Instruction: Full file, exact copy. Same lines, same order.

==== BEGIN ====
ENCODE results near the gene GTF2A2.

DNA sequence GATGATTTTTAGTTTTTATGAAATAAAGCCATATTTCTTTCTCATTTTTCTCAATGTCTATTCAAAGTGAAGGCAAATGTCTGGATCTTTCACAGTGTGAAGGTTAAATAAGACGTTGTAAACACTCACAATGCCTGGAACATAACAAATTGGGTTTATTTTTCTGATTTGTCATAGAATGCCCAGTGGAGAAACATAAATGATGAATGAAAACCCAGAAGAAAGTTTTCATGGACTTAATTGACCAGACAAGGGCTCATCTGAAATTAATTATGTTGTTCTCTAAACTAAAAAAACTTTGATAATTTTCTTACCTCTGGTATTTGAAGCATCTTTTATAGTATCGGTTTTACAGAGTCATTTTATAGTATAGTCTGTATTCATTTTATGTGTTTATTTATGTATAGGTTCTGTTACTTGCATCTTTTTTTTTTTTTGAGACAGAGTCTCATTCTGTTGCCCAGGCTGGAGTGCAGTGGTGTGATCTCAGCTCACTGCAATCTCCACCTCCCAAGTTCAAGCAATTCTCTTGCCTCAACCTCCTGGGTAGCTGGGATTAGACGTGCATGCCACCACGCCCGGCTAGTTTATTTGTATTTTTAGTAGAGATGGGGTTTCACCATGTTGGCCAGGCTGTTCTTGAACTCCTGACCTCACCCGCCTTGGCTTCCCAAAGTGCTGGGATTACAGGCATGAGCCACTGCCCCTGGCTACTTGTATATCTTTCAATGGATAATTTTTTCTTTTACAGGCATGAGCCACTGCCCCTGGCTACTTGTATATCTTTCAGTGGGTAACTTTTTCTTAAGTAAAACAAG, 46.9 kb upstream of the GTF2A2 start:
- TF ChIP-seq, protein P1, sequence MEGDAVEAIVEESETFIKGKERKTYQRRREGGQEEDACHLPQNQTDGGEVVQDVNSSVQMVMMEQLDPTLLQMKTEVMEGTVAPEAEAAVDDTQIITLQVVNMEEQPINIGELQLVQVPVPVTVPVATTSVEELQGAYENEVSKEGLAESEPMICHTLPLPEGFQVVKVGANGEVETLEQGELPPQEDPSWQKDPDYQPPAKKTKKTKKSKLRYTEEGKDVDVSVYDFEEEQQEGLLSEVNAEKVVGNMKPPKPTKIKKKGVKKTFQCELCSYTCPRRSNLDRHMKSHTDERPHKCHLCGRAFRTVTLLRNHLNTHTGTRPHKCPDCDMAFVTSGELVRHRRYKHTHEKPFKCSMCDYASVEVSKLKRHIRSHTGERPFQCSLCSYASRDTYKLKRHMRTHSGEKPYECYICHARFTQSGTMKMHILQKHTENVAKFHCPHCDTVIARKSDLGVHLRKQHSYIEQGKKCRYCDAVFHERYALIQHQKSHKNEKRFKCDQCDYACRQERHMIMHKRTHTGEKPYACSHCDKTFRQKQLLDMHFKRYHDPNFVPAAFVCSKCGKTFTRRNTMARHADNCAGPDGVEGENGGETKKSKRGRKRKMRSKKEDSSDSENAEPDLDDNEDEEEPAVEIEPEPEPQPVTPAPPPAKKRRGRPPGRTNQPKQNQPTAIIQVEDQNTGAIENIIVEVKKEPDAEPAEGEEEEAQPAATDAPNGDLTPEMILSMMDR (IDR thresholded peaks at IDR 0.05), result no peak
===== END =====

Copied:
ENCODE results near the gene GTF2A2.

DNA sequence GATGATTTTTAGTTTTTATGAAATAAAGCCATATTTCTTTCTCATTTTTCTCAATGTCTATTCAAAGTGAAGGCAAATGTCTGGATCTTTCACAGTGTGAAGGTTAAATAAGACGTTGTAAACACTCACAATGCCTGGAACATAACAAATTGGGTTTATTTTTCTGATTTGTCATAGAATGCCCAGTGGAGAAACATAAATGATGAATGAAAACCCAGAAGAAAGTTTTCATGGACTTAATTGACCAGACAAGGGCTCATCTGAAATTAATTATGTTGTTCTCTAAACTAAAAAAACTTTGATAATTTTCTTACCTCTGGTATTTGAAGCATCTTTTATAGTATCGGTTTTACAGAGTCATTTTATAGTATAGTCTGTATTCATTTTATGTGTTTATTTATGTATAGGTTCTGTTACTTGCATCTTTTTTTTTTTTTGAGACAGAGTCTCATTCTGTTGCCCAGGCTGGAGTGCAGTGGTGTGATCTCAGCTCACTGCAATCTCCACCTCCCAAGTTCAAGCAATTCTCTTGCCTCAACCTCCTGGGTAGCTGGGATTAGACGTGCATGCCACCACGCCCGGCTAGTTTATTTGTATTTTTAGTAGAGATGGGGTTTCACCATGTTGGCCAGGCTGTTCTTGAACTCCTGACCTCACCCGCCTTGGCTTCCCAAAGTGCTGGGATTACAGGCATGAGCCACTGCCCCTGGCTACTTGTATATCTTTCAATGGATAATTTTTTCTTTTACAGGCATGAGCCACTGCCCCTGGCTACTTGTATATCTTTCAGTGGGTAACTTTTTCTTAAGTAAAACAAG, 46.9 kb upstream of the GTF2A2 start:
- TF ChIP-seq, protein P1, sequence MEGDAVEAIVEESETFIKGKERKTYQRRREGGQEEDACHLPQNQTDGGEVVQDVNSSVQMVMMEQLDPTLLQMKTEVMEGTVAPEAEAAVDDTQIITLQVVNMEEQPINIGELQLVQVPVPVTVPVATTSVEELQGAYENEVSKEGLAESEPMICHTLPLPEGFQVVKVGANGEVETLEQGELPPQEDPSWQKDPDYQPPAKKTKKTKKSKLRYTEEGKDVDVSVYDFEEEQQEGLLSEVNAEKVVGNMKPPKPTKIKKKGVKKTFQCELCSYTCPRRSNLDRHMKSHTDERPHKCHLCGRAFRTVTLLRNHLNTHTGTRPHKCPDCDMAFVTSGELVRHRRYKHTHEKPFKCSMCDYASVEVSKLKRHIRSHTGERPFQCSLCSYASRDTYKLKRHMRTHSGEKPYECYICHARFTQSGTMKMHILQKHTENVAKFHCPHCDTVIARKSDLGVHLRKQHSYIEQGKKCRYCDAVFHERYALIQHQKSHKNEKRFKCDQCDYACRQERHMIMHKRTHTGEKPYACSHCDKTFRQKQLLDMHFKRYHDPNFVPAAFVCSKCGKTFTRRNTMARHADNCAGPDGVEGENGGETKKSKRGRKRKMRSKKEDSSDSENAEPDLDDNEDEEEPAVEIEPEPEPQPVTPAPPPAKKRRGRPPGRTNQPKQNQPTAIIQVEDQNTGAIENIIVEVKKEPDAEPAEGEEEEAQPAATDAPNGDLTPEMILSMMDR (IDR thresholded peaks at IDR 0.05), result no peak